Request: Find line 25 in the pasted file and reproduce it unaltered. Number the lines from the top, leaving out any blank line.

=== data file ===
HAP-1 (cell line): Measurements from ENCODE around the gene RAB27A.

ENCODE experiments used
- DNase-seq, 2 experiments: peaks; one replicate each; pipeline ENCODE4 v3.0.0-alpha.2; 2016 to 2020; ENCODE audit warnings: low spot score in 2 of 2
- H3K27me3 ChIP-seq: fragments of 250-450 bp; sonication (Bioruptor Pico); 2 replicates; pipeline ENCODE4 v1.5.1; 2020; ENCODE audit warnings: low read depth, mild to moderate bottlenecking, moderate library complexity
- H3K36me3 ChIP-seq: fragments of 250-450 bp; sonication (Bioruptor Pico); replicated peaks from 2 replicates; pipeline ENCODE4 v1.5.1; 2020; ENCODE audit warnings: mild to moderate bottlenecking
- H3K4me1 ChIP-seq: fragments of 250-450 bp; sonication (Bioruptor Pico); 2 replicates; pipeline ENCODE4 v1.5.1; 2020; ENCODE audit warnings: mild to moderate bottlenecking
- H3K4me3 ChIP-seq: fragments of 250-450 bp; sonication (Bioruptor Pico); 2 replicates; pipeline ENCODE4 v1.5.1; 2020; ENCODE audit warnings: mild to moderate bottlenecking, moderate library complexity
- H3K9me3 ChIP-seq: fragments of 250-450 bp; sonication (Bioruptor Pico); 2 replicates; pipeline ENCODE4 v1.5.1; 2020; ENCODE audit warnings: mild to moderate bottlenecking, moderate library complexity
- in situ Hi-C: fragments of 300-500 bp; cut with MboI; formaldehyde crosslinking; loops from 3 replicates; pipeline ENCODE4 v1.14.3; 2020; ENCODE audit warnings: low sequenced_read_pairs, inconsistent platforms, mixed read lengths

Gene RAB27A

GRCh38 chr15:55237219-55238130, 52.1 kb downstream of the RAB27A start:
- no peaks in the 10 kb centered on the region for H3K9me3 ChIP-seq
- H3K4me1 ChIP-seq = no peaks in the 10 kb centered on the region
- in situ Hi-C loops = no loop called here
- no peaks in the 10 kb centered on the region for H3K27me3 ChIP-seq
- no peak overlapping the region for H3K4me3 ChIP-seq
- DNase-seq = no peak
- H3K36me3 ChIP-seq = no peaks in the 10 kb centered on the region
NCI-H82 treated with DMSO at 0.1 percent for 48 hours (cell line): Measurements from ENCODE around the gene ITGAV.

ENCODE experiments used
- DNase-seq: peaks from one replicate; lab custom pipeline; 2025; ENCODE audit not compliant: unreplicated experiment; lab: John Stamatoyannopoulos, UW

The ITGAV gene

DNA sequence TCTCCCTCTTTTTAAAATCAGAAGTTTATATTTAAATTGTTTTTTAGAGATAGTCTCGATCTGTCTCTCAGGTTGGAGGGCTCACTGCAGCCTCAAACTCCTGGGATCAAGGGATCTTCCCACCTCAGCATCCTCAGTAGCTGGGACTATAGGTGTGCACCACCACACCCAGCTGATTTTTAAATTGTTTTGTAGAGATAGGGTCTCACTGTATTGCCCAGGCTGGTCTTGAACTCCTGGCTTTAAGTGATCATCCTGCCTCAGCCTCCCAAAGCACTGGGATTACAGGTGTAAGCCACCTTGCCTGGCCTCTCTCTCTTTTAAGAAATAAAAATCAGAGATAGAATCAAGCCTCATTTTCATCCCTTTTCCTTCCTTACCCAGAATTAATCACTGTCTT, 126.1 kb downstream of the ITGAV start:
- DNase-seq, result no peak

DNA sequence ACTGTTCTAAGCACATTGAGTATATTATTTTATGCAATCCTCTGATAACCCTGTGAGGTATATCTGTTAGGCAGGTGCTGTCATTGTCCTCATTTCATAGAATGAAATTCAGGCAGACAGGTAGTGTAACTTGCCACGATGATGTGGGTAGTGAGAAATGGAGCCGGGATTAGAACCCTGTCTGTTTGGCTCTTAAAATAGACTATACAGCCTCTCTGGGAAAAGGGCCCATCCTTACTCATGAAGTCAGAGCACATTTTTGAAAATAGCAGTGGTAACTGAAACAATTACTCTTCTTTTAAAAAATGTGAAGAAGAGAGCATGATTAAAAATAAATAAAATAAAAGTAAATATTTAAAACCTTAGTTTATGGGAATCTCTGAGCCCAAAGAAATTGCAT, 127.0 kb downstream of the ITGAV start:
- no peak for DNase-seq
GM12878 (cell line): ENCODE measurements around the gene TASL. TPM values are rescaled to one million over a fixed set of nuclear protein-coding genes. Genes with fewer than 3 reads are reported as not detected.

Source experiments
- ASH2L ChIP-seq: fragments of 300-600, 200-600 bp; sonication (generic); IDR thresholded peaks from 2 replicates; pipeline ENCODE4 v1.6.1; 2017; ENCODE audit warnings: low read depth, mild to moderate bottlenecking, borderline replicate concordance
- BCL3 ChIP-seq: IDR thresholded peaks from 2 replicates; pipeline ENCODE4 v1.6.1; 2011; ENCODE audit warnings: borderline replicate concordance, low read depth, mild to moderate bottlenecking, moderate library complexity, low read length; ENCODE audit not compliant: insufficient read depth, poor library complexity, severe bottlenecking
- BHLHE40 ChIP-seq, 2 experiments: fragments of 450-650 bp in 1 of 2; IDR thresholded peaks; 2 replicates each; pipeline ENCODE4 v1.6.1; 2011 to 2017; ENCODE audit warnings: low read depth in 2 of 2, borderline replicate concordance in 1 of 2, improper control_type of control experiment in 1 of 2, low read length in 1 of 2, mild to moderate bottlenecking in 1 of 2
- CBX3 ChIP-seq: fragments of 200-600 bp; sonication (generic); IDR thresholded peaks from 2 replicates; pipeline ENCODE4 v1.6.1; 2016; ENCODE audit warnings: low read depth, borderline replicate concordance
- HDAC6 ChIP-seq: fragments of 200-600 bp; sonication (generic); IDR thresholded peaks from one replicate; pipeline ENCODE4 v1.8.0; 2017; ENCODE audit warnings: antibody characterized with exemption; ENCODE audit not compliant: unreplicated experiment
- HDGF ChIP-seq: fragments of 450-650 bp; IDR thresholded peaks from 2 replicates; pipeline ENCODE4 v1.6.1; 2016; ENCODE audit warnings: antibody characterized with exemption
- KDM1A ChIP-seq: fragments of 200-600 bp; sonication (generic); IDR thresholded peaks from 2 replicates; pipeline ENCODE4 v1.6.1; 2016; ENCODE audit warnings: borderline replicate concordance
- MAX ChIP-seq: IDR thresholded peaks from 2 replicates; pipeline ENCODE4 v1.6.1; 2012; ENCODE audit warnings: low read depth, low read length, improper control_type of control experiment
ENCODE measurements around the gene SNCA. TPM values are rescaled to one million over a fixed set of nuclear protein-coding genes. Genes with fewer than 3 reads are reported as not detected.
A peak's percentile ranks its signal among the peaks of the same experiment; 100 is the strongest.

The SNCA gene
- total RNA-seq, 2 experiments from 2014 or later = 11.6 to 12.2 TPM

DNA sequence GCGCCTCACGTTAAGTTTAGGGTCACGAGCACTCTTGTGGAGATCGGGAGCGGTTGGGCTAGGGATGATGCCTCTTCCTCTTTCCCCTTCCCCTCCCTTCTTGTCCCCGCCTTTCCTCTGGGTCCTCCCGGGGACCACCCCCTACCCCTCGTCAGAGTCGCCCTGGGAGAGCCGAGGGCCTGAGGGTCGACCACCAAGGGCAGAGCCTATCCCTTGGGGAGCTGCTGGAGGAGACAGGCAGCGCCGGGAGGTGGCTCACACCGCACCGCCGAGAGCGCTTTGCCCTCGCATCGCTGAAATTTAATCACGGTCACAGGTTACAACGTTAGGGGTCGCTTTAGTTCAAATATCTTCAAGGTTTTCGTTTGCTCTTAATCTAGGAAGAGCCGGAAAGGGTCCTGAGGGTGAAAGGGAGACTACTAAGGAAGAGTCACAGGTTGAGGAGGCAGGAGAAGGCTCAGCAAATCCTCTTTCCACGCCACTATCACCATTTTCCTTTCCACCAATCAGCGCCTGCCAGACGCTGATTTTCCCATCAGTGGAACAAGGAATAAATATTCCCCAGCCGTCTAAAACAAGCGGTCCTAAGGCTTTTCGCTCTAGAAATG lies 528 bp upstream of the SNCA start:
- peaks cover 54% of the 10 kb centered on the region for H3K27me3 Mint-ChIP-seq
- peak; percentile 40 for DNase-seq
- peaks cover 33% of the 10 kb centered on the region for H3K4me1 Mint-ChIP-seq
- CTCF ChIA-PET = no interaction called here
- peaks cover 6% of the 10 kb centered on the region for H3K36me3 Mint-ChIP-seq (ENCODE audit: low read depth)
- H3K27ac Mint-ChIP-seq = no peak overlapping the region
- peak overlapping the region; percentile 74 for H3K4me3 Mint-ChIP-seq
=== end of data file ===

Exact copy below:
DNA sequence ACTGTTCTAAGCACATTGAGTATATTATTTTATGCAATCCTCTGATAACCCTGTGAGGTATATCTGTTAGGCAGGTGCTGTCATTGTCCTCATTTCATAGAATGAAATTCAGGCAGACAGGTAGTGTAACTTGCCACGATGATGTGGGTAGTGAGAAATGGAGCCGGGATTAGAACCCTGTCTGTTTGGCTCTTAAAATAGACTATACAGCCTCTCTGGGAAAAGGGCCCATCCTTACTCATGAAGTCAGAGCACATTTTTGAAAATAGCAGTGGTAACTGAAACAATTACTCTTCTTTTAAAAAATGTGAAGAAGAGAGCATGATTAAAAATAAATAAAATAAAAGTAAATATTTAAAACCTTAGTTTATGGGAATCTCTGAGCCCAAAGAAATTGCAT, 127.0 kb downstream of the ITGAV start: